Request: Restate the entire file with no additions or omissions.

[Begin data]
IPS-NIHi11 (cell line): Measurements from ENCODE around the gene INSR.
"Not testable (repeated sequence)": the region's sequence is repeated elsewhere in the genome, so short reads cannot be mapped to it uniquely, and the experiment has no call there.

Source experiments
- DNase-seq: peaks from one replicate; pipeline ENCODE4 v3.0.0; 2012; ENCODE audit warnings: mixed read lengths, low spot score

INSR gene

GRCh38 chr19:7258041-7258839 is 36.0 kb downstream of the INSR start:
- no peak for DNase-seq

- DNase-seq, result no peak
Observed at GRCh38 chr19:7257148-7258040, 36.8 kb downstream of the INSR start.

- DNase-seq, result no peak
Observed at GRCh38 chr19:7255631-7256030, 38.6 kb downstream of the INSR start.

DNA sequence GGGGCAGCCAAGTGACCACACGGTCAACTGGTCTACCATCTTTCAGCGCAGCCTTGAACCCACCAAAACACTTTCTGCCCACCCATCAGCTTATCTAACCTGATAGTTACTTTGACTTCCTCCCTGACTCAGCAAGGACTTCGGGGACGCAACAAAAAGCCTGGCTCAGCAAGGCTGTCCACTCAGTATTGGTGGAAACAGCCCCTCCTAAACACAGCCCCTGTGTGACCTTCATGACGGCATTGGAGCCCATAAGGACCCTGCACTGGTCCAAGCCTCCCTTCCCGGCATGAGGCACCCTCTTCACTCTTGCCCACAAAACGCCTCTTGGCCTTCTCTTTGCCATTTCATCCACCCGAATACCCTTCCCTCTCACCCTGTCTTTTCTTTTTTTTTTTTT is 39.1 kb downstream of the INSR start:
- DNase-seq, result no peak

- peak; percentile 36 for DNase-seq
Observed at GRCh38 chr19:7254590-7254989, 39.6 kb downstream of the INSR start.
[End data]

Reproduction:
IPS-NIHi11 (cell line): Measurements from ENCODE around the gene INSR.
"Not testable (repeated sequence)": the region's sequence is repeated elsewhere in the genome, so short reads cannot be mapped to it uniquely, and the experiment has no call there.

Source experiments
- DNase-seq: peaks from one replicate; pipeline ENCODE4 v3.0.0; 2012; ENCODE audit warnings: mixed read lengths, low spot score

INSR gene

GRCh38 chr19:7258041-7258839 is 36.0 kb downstream of the INSR start:
- no peak for DNase-seq

- DNase-seq, result no peak
Observed at GRCh38 chr19:7257148-7258040, 36.8 kb downstream of the INSR start.

- DNase-seq, result no peak
Observed at GRCh38 chr19:7255631-7256030, 38.6 kb downstream of the INSR start.

DNA sequence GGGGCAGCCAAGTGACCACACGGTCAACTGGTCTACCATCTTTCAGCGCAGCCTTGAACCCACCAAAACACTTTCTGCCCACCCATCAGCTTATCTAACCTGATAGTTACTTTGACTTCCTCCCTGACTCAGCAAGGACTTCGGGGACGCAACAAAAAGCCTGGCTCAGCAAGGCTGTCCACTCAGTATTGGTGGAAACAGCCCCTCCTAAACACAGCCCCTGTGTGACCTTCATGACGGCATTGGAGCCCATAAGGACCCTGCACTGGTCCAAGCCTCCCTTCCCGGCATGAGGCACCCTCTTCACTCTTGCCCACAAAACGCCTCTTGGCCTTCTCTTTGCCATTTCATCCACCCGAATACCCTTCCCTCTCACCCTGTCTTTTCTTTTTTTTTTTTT is 39.1 kb downstream of the INSR start:
- DNase-seq, result no peak

- peak; percentile 36 for DNase-seq
Observed at GRCh38 chr19:7254590-7254989, 39.6 kb downstream of the INSR start.